In various ways, “Crimes of the Heart” continually puts you at a remove from reality, all the while insisting that it is, at least in some sense, realistic. On film, monologues are risky business — you have to prepare for them in some way, and you can’t afford too many. Henley’s style, though, is monologue driven.
The content of those monologues only makes matters worse. Henley’s corn pone quirkiness, her blend of southern Gothic (Lenny’s “underdeveloped ovary”) and odd bits of Americana (a box of Fannie Farmer “Assorted Creams”) is too stylized for film (unless a tone of, say, surrealism is sustained throughout). Just as there’s a difference between the ways we receive spoken dialogue and dialogue on the page, there’s a gulf between how people talk on stage and on screen, something Henley refuses to acknowledge. The result is that her characters seem stilted and artificial.
When you cast, as the sisters, three of the biggest actresses in Hollywood, you take one more giant step away from reality, and it doesn’t help that Beresford rarely molds them into an ensemble. As Spacek, Lange and Keaton clamor for attention, “Crimes of the Heart” becomes less a movie than a three-ring circus, and ringmaster Beresford does little to direct your gaze.
The biggest loser is Keaton, who gives her most Keatonish performance in years — it’s exactly the kind of thing that, in movies like “The Little Drummer Girl” and “Mrs. Soffel,” she was getting away from. Struggling to set herself apart from the others, she becomes a parody of herself, all nervous gestures, daffy glances and Annie Hall tics. To a lesser extent, Lange, whose Tina Turner mini-dresses make her look monstrous amid her slightly built costars, is mannered and self-conscious — her Meg is merely adequate, with nothing near the force of her best work.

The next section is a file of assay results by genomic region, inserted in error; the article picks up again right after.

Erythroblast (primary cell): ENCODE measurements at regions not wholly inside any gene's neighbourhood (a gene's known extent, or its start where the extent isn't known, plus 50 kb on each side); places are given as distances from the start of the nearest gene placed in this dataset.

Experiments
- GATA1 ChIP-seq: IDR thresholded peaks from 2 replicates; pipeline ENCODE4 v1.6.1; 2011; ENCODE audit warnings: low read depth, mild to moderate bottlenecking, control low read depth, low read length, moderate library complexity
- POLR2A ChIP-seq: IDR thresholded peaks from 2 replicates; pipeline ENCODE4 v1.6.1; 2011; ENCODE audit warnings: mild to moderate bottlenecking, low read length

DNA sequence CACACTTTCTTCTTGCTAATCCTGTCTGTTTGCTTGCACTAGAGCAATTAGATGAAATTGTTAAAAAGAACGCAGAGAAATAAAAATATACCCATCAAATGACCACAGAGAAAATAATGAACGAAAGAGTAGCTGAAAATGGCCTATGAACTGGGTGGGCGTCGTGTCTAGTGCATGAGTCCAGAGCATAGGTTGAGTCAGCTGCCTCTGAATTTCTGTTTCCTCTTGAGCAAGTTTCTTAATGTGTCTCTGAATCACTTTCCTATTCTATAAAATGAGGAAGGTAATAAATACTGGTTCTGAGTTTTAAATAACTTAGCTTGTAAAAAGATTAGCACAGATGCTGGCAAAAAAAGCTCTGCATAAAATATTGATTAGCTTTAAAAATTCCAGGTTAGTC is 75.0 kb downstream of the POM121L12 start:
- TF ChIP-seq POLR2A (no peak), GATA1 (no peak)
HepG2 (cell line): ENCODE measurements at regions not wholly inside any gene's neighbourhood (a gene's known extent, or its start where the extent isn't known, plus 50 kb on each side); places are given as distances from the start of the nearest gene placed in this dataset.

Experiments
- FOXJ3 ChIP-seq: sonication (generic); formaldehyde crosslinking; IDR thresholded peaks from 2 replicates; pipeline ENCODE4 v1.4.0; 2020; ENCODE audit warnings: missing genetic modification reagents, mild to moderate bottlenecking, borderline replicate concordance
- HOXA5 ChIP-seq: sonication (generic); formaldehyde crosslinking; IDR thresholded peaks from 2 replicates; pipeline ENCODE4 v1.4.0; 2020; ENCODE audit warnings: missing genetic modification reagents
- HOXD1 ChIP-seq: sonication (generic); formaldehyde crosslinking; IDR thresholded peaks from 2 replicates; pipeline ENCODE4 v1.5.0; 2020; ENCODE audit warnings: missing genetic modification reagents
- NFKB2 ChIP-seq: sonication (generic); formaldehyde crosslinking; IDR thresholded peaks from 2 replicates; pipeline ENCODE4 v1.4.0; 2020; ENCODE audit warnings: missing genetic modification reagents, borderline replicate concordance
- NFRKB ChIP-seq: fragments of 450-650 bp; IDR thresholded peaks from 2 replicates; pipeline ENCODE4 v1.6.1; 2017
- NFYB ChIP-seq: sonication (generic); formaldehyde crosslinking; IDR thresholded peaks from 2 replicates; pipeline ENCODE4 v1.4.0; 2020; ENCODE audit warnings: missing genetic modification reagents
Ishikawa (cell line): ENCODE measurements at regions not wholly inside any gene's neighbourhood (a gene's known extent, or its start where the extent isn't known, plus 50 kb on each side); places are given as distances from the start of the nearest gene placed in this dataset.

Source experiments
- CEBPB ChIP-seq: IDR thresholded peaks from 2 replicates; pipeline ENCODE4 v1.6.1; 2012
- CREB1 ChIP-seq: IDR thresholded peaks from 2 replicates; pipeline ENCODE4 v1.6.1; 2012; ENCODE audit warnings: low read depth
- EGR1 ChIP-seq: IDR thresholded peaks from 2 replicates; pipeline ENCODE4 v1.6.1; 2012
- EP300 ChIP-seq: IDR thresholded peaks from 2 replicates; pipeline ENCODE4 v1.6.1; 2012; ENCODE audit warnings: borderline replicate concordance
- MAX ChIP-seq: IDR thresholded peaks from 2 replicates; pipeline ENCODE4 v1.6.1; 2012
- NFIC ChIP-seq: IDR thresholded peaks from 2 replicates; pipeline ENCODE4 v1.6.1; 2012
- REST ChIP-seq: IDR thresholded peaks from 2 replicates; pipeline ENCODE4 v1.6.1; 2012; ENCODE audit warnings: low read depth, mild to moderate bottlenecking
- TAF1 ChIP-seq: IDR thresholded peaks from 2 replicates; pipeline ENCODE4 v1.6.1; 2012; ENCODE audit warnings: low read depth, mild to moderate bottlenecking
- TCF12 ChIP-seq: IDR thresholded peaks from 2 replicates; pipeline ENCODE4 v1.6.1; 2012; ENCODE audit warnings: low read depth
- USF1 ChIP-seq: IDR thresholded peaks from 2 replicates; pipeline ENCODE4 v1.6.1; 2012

The most remarkable thing about “Crimes of the Heart” is the way Spacek blows both of these powerhouses off the screen. Of the three, Spacek’s metier is closest to Henley’s, so you’d expect her to seem more comfortable; but still, you get the feeling that she’d make even “The Bride of Frankenstein” seem natural, lived in. In “Crimes of the Heart” and, for that matter, in her entire career, Spacek never strikes a false note.
And in that way, she succeeds exactly where “Crimes of the Heart” fails — when she takes center stage, you’re finally freed from the movie’s perpetual limbo. In all likelihood, “Crimes of the Heart,” even with its Pulitzer Prize, couldn’t have been made without its big-name cast, and for good reason. It should have occurred to someone that a movie marquee is a lousy drawing board.
Crimes of the Heart (1986)
Directed by: Bruce Beresford
Starring: Diane Keaton, Jessica Lange, Sissy Spacek, Sam Shepard, Tess Harper, David Carpenter, Beeson Carroll, Jean Willard, Annie McKnight, Eleanor Eagle
Screenplay by: Beth Henley
Production Design by: Ken Adam
Cinematography by: Dante Spinotti
Film Editing by: Anne Goursaud
Costume Design by: Albert Wolsky
Set Decoration by: Garrett Lewis
Art Direction by: Ferdinando Giovannoni
Music by: Georges Delerue
Distributed by: De Laurentiis Entertainment Group
Release Date: December 12, 1986